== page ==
If you have installed our Xcode Plugin there will be a nice template to create the interface and implementation files in the “New File…” dialog.

Relationships and nested data structures are modeled simply by including properties of the target type or RLMArray’s for typed lists of objects.

@class Person;

// Dog model
@interface Dog : RLMObject
@property NSString *name;
@property Person   *owner;
@end
RLM_ARRAY_TYPE(Dog) // define RLMArray<Dog>

// Person model
@interface Person : RLMObject
@property NSString      *name;
@property NSDate        *birthdate;
@property RLMArray<Dog> *dogs;
@end
RLM_ARRAY_TYPE(Person) // define RLMArray<Person>

// Implementations
@implementation Dog
@end // none needed

@implementation Person
@end // none needed
// Dog model
class Dog: RLMObject {
    dynamic var name = ""
    dynamic var owner = Person()
}

// Person model
class Person: RLMObject {
    dynamic var name = ""
    dynamic var birthdate = NSDate(timeIntervalSince1970: 1)
    dynamic var dogs = RLMArray(objectClassName: Dog.className())
}

See RLMObject for more details.

Property Types

Realm supports the following property types: BOOL, bool, int, NSInteger, long, float, double, CGFloat, NSString, NSDate, and NSData.

Properties of type id are also supported in model objects, and can store objects of type NSString, NSDate and NSData.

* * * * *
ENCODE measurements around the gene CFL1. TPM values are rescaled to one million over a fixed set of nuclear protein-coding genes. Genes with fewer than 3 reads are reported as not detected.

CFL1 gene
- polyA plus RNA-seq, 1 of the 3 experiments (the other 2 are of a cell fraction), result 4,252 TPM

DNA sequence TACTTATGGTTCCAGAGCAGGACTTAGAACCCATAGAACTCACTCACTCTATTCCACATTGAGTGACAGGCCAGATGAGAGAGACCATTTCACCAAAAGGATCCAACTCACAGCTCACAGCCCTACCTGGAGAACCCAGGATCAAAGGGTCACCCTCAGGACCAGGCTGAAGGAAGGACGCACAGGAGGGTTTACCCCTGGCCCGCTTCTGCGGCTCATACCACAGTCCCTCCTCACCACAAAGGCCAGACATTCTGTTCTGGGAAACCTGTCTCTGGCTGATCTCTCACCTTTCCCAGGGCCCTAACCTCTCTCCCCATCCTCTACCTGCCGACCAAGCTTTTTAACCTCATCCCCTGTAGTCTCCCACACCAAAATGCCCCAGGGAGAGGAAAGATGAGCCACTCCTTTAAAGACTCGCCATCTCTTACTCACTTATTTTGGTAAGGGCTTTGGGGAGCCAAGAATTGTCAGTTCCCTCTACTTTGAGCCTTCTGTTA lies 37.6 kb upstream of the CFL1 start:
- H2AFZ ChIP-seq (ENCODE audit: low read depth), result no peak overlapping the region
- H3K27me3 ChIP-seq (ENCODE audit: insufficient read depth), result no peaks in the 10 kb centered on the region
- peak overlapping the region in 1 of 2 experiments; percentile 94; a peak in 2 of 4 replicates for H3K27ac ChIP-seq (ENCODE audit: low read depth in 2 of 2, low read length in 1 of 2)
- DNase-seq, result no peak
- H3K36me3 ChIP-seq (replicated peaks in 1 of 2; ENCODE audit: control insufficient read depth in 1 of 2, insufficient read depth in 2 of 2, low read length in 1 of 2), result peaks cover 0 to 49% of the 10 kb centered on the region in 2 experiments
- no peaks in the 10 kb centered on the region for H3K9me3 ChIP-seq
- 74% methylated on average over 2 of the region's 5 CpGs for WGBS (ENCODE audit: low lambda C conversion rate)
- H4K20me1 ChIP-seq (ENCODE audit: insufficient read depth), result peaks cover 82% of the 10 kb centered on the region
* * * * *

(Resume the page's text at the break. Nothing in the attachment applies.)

Moreover, subclasses of RLMObject and RLMArray<x> are supported to model relationships.

Property Attributes

Note that Realm ignores most Objective‑C property attributes, such as nonatomic, atomic, strong, copy, weak, etc., because we use our own optimized storage semantics. The only property that Realm doesn’t ignore is readonly, which has the effect of preventing a property from being persisted.

To avoid being misleading, we recommend writing models without any property attributes at all (except if you want to use readonly). If you do set property attributes, they will be used until the object is added to a Realm.

Custom names for getters and setters work normally regardless of whether or not an object is in a Realm.

Customizing Models

Several class methods exist to further specify model information:

  • +attributesForProperty: can be overriden to provide property-specific attributes like which properties should be indexed.
  • +defaultPropertyValues can be overriden to provide default values every time the object is created.
  • +primaryKey can be overriden to set the model’s primary key to enforce uniqueness for each value.
  • ignoredProperties can be overriden to prevent Realm from persisting model properties.

Writes